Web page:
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  1. SLB

    On Waffle House

    I *always* thought those cooks were rockstars. https://medium.com/@theodoreross/meet-the-short-order-cooks-so-fucking-good-waffle-house-officially-calls-them-rockstars-caf47c31912?fbclid=IwAR1U7rW2z4go4spN89_Oi1Rhymly1Gs9W6JOvr2Q5Z6mOb88T_5iW_pby9M
  2. I'm with Weinoo, I think this list is targeted specifically at millenials, or whatever the current 25-year-olds are called. The clue for me is the baking-heavy (which is how a lot of young people get seduced into the home-version of things). Once that crew subscribes en masse to Fine Cooking, the magazine can keep paying its printing bills, and lure them into the deep dive . . . .
  3. A new and beautiful contender in this class is Whetstone: http://www.whetstonemagazine.com/ On cooking mags, I second the Fine Cooking rec, and I also enjoy Saveur. And I'm with rotuts on the C. Kimball nightmare (even though I learned a fair amount from him over the years). That said -- MilkStreet has a podcast which I listen to; on some level it's less tolerable than the magazine, but on the other hand it's free.
  4. The citrus fruits are coming in here (I mean being imported in), and I'm kind of going nuts with the ideas of stuff to try. I am definitely going to do that preserved-lemon vinaigrette (after I get my preserved lemons done, I mean). But I have a question about a different kind of preservation -- freezing. I freeze vegetables as well as meat, and after I got a deep freezer, I started studying in earnest about how to freeze stuff to best protect its quality (instead of just throwing it in a ziplock bag). The reference books give blanching times for each vegetable, and more pertinent -- headrooms for the bags. The headrooms prescribed for vegetables are about off-gassing (as opposed to the headrooms for fruits, which seem to be about expansion of freezing water). But none of the reference books I have are talking about vacuum-packing the vegetables, just regular bags with most of the air pushed out. I do not have a fancy vacuum-sealer, just a cheapo FoodSaver. The FoodSaver manual instructs to freeze all vegetables solid before sealing them, in order to avoid the challenge of off-gassing after sealing. The question is directed to those of you who freeze vegetables -- is the vacuum sealing worth it, after you take the step to open-air freeze the vegetables? [I'm sure it would be worth it if you have flash-freezing capabilities.]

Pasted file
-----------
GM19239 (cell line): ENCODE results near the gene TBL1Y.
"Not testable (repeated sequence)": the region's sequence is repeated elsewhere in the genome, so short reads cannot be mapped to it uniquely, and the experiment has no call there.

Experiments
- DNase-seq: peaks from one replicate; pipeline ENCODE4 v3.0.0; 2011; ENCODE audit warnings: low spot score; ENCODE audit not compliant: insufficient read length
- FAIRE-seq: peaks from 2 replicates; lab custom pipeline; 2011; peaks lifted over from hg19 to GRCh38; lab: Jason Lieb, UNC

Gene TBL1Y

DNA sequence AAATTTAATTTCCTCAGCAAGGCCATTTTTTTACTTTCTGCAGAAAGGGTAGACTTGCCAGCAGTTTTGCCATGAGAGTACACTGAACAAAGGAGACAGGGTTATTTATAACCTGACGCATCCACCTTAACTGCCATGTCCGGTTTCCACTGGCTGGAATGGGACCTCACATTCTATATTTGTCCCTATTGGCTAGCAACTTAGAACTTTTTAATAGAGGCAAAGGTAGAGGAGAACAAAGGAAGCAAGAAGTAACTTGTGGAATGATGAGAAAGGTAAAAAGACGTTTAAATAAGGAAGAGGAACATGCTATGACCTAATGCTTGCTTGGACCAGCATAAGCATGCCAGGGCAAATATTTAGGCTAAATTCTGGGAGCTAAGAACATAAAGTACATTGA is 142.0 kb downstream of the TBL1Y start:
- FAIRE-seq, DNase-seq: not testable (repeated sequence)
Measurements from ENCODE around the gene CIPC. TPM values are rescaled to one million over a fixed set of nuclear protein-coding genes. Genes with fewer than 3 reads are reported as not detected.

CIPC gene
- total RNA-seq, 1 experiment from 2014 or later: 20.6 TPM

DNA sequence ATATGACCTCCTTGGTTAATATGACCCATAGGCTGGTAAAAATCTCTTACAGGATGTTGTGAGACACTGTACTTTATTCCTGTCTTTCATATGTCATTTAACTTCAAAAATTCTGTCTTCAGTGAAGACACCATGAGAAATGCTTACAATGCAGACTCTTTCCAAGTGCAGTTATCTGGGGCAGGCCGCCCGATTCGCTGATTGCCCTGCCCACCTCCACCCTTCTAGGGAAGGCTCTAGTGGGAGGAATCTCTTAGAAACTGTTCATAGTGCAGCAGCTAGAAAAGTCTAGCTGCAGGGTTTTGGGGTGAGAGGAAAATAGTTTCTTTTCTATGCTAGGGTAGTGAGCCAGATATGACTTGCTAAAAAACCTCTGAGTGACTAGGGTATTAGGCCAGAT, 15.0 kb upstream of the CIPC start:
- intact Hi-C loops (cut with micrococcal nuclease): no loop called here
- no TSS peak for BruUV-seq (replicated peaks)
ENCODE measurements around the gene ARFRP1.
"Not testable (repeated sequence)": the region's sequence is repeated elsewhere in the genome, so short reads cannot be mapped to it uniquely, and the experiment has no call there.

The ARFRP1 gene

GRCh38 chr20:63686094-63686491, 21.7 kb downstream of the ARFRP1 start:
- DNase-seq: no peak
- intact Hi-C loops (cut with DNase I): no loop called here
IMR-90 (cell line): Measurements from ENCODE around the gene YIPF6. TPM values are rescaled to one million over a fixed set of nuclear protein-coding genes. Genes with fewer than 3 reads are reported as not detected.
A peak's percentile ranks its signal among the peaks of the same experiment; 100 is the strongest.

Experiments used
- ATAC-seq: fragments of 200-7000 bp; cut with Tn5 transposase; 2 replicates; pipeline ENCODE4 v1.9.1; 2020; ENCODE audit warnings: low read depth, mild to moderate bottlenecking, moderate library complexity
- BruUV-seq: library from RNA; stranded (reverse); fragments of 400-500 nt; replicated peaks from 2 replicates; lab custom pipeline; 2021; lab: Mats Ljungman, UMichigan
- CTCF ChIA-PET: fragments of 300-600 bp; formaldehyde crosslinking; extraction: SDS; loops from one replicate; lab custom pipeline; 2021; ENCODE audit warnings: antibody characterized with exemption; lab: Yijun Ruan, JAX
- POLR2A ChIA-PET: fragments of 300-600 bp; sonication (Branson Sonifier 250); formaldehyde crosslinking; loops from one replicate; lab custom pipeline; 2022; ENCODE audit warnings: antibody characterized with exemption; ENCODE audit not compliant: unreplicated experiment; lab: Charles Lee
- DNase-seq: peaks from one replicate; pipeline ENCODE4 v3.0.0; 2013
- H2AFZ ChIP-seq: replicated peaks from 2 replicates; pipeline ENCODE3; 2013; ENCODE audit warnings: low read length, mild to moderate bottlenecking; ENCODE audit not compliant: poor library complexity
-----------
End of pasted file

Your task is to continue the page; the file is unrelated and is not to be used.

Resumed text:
5. On blackbirds, he says: "There's a French proverb that goes 'For lack of thrushes, one eats blackbirds.' Forget this proverb; blackbird doesn't tastes great". I'm still stuck on the thrush-melt, tho. Stuck hard.
  6. So, I asked Santa for this book, and Santa came through! It is very interesting, and I like le Caisne's sense of humor. There is some stuff I'd never heard of before, like the concept of resting the meat before you finish cooking it. And I've enjoyed learning about the different breeds of beef and pork and whatnot. But there was a moment in the game section that threw me, the section at p. 97 on the Song Thrush. He notes: "This is without a doubt the best type of thrush, but like the others, it's illegal to sell it. The only way to eat it is to hunt it or have a hunter friend. You don't eviscerate the thrush. Only the gizzard, crop, and eyes are removed. The intestines melt during cooking and give the meat a unique flavor". Although I pride myself on having no unexamined squeamish, I admit that I had to put the book down and nearly take to the bed. Is "melt" a, uh, hunter's term? Or did I read that right, you eat the [presumably full] intestines???
  7. @Shelby, are you using olive oil with that Spice House mix?
  8. SLB

    Christmas Cookies Redux

    Well. Now that you mention it, I'm quite sure that what I was using was the steel-cut oats. The ones commonly found at the grocery store. [I confess that I didn't even notice the whole "stone-cut" thing. I am duly embarrassed. ]
  9. SLB

    Christmas Cookies Redux

    Speaking of oatmeal, I am making a coconut oatmeal cookie this Christmas which I learned about on the Anson Mills website: http://ansonmills.com/recipes/425?recipes_by=grain In the past, I've used very fiery cinnamon to good effect. I have also used other [more affordable] brands of stone-cut oats; if you're doing that, you're going to want to up the liquid a bit. I've also made them with regular rolled oats -- I didn't like the result as much, but I admit I can't remember why.
  10. Freezing was what I was going to suggest, as well.
  11. Smithy speaks for me. I'm settled in, ready for wonder. Basically, I'm like Chum over here.
  12. Pumpkin is *really* not my favorite vegetable, but unlike most of the other winter squash, it is nice and low-carb, so: Pickle-palooza. Plus one got roasted for ravioli. Cause I definitely do like pumpkin ravioli. [Really, I like any ravioli . . . .] One thing -- the first time I ever bought pumpkin for savory eating -- 1995 or so in Somerville, MA -- they were 25 cents apiece. Now, at 1-2$/pound, I just can't think of them as a cheap vegetable anymore.
  13. SLB

    Orange bacon

    @lemniscate Thanks for those links!
  14. SLB

    Orange bacon

    I don't know if this helps at all with reconstructing the technique, but for what it's worth, the grease is also decidedly orange: